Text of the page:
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Lack of big-name teams could take toll on Final Four ratings

San Diego State forward Keshad Johnson (0) shoots against Alabama forward Noah Clowney (15) in the first half of a Sweet 16 round college basketball game in the South Regional of the NCAA Tournament, Friday, March 24, 2023, in Louisville, Ky.
Timothy D. Easley
/
AP
San Diego State forward Keshad Johnson shoots against Alabama forward Noah Clowney in the first half of a Sweet 16 round college basketball game in the South Regional of the NCAA Tournament on March 24 in Louisville, Kentucky.

Cinderella teams make for great stories and busted brackets. They don't necessarily make for great television ratings, though.

After getting a dream Final Four field last year, CBS and Turner Sports have something very different this weekend, with Florida Atlantic, Miami, San Diego State and Connecticut making it to Houston.

The lack of recognizable names could affect the ratings.

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Upsets during the first two weeks have seemingly already taken a toll. The tournament is averaging 9.11 million viewers through the regional finals, which is down 6% from last year. This after the first round on March 16-17 averaged 9.2 million, a record for the most-watched round of 64.

Last year's Final Four of Duke, North Carolina, Kansas and Villanova resonated even with casual fans because it was loaded with national brands. It also included Mike Krzyzewski's final tournament as Duke's coach.

This year's group doesn't have the same cachet.

“The public is telling us that they would rather see the bluebloods. The ratings support that,” said former CBS Sports president Neal Pilson, who now runs his own sports television consulting company. “I think it’s because they're not familiar with teams like San Diego State, Miami or FAU. There was relatively little press attention paid to those teams during the year. Connecticut has a history, but they're the only one of the four that really has had national exposure.”

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College basketball also isn't different from other sports when it comes to marquee teams translating to bigger audiences.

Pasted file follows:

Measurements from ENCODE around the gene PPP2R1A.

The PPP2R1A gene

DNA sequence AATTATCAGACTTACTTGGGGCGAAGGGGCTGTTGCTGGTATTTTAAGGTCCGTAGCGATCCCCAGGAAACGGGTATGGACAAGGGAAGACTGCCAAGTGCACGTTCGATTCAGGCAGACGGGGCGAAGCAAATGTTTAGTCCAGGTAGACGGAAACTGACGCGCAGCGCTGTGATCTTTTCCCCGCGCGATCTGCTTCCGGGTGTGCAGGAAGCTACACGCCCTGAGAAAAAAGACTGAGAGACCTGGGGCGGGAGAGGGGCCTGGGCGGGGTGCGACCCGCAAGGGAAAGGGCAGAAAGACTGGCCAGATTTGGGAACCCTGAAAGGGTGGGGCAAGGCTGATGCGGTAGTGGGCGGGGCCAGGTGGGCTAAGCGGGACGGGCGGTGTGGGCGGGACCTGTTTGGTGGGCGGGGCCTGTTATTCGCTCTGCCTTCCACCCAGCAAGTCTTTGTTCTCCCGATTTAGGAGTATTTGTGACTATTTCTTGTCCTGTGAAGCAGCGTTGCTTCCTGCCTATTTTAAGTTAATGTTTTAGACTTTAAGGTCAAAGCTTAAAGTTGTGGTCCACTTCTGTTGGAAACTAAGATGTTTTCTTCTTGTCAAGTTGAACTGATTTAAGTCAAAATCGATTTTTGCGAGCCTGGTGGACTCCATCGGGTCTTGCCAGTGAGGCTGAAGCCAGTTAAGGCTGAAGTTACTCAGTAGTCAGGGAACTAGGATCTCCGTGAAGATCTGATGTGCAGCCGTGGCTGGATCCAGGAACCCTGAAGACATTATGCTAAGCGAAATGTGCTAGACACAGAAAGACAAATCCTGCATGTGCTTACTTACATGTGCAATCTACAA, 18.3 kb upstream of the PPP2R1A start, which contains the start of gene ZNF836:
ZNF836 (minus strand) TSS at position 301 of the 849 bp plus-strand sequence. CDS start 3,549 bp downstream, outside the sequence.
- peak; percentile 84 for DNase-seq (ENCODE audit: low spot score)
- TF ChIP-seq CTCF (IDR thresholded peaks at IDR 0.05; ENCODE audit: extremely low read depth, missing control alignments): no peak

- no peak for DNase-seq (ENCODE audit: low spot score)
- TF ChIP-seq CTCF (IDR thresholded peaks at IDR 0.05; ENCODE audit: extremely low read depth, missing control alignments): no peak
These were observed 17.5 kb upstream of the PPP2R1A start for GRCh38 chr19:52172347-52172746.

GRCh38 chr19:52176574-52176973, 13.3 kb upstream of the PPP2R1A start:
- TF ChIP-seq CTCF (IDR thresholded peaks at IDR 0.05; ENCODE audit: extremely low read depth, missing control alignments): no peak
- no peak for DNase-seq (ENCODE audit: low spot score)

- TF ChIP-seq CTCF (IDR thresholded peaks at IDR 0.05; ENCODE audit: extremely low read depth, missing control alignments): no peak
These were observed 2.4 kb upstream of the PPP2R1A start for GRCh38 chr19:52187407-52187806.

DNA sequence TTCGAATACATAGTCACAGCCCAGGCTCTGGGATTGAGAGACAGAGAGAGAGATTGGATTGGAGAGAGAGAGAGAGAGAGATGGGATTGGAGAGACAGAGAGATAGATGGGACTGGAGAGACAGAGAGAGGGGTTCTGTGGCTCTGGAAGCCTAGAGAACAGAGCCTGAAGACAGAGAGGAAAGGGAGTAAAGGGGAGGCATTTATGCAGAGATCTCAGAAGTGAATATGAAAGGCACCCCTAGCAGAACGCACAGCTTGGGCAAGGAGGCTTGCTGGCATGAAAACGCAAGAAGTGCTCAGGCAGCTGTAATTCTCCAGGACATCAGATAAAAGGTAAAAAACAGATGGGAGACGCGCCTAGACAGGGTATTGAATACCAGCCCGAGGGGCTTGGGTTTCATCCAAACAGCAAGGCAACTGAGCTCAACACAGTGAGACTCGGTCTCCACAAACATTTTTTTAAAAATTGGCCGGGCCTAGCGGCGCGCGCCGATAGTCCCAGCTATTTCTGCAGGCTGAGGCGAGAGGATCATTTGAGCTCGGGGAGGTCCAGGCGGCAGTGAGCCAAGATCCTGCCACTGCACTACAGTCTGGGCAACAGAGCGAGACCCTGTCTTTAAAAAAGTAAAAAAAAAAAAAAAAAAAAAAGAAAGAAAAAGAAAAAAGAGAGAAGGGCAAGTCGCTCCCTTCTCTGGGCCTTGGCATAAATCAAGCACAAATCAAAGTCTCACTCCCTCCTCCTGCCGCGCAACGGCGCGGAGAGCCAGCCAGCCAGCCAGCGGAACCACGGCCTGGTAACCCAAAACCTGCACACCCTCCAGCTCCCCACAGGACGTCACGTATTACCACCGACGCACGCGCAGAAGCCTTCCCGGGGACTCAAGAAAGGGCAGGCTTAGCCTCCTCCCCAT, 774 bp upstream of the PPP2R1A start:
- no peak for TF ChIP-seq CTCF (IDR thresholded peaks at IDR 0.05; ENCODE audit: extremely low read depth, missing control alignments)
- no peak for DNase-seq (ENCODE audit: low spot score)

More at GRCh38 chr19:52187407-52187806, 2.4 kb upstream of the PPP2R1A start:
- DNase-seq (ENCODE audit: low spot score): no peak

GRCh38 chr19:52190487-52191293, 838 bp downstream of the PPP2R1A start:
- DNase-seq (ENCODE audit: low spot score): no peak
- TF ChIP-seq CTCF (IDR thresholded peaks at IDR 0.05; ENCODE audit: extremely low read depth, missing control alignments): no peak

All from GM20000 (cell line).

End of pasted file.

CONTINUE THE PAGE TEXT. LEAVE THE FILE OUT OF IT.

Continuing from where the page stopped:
Two of last year's Final Four games rank among the three most-watched college basketball games in cable TV history. The semifinal matchup between North Carolina and Duke averaged 18.5 million on TBS and ranks second, while Kansas' comeback victory over North Carolina averaged 18.1 million.

According to Sports Media Watch, which tracked Final Four ratings to 1975, the Baylor-Houston game from two years ago ranks as the least-watched semifinal at 8.36 million (individual semis started being tracked in 2002).

The low for a title game on CBS is 2004, when 17.09 million watched UConn defeat Georgia Tech. The overall low was in 2018 on TBS, when 15.99 million viewed Villanova's win over Michigan. CBS and TBS began alternating Final Fours in 2016.

Another thing that might factor into ratings this year is that Miami and Florida Atlantic are from the same television markets (Miami/West Palm Beach).

There are signs that suggest the viewer drop won't be as bad. Last Sunday's regional final between Miami and Texas on CBS averaged 11.3 million, which was the most-watched basketball game since last year's deciding game of the NBA Finals.

Also, the 2011 semifinal between Butler and Virginia Commonwealth — the last time two mid-majors met in a Final Four — was down only 2% from the 2010 early semi, when Butler beat Michigan State.

“UConn is a very well-known program but with the other three, that's where the interesting storylines are," said Tag Garson, senior vice president of properties for Wasserman Media Group. "There are pundits who said they were seeded on a line that wasn't reflective enough of the type season they had. There are some tremendous players that will be playing this weekend regardless of which team you are talking about.”